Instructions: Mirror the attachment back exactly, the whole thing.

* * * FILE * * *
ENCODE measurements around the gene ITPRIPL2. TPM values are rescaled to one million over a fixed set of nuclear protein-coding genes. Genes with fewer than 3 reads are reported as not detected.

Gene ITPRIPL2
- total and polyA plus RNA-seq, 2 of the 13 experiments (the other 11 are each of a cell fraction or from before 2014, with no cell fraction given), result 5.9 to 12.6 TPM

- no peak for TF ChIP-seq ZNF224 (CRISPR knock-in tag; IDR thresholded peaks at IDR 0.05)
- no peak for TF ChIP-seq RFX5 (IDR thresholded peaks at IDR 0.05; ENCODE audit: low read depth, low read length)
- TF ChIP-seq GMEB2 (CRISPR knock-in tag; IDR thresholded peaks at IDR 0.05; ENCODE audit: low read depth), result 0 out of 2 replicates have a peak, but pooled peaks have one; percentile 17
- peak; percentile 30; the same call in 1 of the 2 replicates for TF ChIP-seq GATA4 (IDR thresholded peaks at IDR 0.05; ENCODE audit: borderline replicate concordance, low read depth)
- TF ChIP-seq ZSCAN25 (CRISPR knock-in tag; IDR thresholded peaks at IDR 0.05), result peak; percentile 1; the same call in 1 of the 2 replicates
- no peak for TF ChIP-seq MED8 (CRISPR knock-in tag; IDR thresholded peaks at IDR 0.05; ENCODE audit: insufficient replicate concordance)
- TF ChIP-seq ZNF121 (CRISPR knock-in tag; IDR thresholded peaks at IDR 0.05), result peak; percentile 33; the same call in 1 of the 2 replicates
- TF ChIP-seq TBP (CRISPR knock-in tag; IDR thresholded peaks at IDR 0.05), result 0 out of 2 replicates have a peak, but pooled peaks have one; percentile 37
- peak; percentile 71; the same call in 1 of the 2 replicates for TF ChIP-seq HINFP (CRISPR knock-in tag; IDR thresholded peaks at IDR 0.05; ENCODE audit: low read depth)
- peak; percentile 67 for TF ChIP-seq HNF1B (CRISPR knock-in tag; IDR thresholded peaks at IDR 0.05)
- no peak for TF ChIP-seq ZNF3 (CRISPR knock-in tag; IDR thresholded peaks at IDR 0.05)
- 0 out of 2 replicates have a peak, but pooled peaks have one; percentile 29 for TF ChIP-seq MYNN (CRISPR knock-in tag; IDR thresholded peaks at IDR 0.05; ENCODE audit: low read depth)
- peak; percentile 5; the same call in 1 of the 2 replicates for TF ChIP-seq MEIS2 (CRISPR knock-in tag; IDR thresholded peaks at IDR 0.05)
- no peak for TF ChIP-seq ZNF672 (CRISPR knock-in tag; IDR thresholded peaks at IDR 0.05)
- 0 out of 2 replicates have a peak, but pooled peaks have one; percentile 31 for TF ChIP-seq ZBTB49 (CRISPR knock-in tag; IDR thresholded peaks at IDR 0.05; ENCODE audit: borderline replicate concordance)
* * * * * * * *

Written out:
ENCODE measurements around the gene ITPRIPL2. TPM values are rescaled to one million over a fixed set of nuclear protein-coding genes. Genes with fewer than 3 reads are reported as not detected.

Gene ITPRIPL2
- total and polyA plus RNA-seq, 2 of the 13 experiments (the other 11 are each of a cell fraction or from before 2014, with no cell fraction given), result 5.9 to 12.6 TPM

- no peak for TF ChIP-seq ZNF224 (CRISPR knock-in tag; IDR thresholded peaks at IDR 0.05)
- no peak for TF ChIP-seq RFX5 (IDR thresholded peaks at IDR 0.05; ENCODE audit: low read depth, low read length)
- TF ChIP-seq GMEB2 (CRISPR knock-in tag; IDR thresholded peaks at IDR 0.05; ENCODE audit: low read depth), result 0 out of 2 replicates have a peak, but pooled peaks have one; percentile 17
- peak; percentile 30; the same call in 1 of the 2 replicates for TF ChIP-seq GATA4 (IDR thresholded peaks at IDR 0.05; ENCODE audit: borderline replicate concordance, low read depth)
- TF ChIP-seq ZSCAN25 (CRISPR knock-in tag; IDR thresholded peaks at IDR 0.05), result peak; percentile 1; the same call in 1 of the 2 replicates
- no peak for TF ChIP-seq MED8 (CRISPR knock-in tag; IDR thresholded peaks at IDR 0.05; ENCODE audit: insufficient replicate concordance)
- TF ChIP-seq ZNF121 (CRISPR knock-in tag; IDR thresholded peaks at IDR 0.05), result peak; percentile 33; the same call in 1 of the 2 replicates
- TF ChIP-seq TBP (CRISPR knock-in tag; IDR thresholded peaks at IDR 0.05), result 0 out of 2 replicates have a peak, but pooled peaks have one; percentile 37
- peak; percentile 71; the same call in 1 of the 2 replicates for TF ChIP-seq HINFP (CRISPR knock-in tag; IDR thresholded peaks at IDR 0.05; ENCODE audit: low read depth)
- peak; percentile 67 for TF ChIP-seq HNF1B (CRISPR knock-in tag; IDR thresholded peaks at IDR 0.05)
- no peak for TF ChIP-seq ZNF3 (CRISPR knock-in tag; IDR thresholded peaks at IDR 0.05)
- 0 out of 2 replicates have a peak, but pooled peaks have one; percentile 29 for TF ChIP-seq MYNN (CRISPR knock-in tag; IDR thresholded peaks at IDR 0.05; ENCODE audit: low read depth)
- peak; percentile 5; the same call in 1 of the 2 replicates for TF ChIP-seq MEIS2 (CRISPR knock-in tag; IDR thresholded peaks at IDR 0.05)
- no peak for TF ChIP-seq ZNF672 (CRISPR knock-in tag; IDR thresholded peaks at IDR 0.05)
- 0 out of 2 replicates have a peak, but pooled peaks have one; percentile 31 for TF ChIP-seq ZBTB49 (CRISPR knock-in tag; IDR thresholded peaks at IDR 0.05; ENCODE audit: borderline replicate concordance)